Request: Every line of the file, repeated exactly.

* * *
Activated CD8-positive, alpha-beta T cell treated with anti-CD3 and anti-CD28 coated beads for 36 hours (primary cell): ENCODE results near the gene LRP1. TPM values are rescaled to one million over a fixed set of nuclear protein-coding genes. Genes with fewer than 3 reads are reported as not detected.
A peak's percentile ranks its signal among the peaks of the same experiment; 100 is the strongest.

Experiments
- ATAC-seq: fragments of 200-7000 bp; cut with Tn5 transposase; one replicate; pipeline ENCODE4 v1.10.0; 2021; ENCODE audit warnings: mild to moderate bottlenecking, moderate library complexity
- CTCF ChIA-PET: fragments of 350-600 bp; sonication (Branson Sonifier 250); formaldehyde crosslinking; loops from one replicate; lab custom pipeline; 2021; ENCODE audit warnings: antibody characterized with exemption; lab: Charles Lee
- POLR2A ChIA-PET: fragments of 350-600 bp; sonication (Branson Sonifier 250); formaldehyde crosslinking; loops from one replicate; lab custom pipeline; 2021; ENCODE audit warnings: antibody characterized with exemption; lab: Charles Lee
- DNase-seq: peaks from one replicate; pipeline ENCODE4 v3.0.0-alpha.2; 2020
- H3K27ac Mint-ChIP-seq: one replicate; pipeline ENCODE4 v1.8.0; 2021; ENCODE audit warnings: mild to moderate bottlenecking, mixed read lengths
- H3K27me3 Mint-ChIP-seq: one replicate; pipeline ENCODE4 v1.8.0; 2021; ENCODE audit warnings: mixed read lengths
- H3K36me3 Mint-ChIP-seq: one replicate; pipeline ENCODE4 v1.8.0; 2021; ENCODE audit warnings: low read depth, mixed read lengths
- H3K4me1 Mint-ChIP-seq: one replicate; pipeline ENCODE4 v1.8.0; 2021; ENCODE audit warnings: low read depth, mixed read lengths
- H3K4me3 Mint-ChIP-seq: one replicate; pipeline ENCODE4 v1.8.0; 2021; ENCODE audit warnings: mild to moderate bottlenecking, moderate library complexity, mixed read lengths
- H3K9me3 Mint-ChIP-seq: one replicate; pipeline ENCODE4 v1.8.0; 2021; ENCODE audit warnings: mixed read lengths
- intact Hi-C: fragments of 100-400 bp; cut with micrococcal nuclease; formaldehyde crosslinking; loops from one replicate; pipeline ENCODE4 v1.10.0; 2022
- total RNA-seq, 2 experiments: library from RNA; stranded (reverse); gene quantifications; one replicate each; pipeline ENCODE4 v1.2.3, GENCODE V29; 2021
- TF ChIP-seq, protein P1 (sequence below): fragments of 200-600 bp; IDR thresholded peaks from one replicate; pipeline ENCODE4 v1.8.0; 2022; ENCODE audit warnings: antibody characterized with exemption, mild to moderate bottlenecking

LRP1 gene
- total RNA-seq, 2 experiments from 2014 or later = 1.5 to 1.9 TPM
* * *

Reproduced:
Activated CD8-positive, alpha-beta T cell treated with anti-CD3 and anti-CD28 coated beads for 36 hours (primary cell): ENCODE results near the gene LRP1. TPM values are rescaled to one million over a fixed set of nuclear protein-coding genes. Genes with fewer than 3 reads are reported as not detected.
A peak's percentile ranks its signal among the peaks of the same experiment; 100 is the strongest.

Experiments
- ATAC-seq: fragments of 200-7000 bp; cut with Tn5 transposase; one replicate; pipeline ENCODE4 v1.10.0; 2021; ENCODE audit warnings: mild to moderate bottlenecking, moderate library complexity
- CTCF ChIA-PET: fragments of 350-600 bp; sonication (Branson Sonifier 250); formaldehyde crosslinking; loops from one replicate; lab custom pipeline; 2021; ENCODE audit warnings: antibody characterized with exemption; lab: Charles Lee
- POLR2A ChIA-PET: fragments of 350-600 bp; sonication (Branson Sonifier 250); formaldehyde crosslinking; loops from one replicate; lab custom pipeline; 2021; ENCODE audit warnings: antibody characterized with exemption; lab: Charles Lee
- DNase-seq: peaks from one replicate; pipeline ENCODE4 v3.0.0-alpha.2; 2020
- H3K27ac Mint-ChIP-seq: one replicate; pipeline ENCODE4 v1.8.0; 2021; ENCODE audit warnings: mild to moderate bottlenecking, mixed read lengths
- H3K27me3 Mint-ChIP-seq: one replicate; pipeline ENCODE4 v1.8.0; 2021; ENCODE audit warnings: mixed read lengths
- H3K36me3 Mint-ChIP-seq: one replicate; pipeline ENCODE4 v1.8.0; 2021; ENCODE audit warnings: low read depth, mixed read lengths
- H3K4me1 Mint-ChIP-seq: one replicate; pipeline ENCODE4 v1.8.0; 2021; ENCODE audit warnings: low read depth, mixed read lengths
- H3K4me3 Mint-ChIP-seq: one replicate; pipeline ENCODE4 v1.8.0; 2021; ENCODE audit warnings: mild to moderate bottlenecking, moderate library complexity, mixed read lengths
- H3K9me3 Mint-ChIP-seq: one replicate; pipeline ENCODE4 v1.8.0; 2021; ENCODE audit warnings: mixed read lengths
- intact Hi-C: fragments of 100-400 bp; cut with micrococcal nuclease; formaldehyde crosslinking; loops from one replicate; pipeline ENCODE4 v1.10.0; 2022
- total RNA-seq, 2 experiments: library from RNA; stranded (reverse); gene quantifications; one replicate each; pipeline ENCODE4 v1.2.3, GENCODE V29; 2021
- TF ChIP-seq, protein P1 (sequence below): fragments of 200-600 bp; IDR thresholded peaks from one replicate; pipeline ENCODE4 v1.8.0; 2022; ENCODE audit warnings: antibody characterized with exemption, mild to moderate bottlenecking

LRP1 gene
- total RNA-seq, 2 experiments from 2014 or later = 1.5 to 1.9 TPM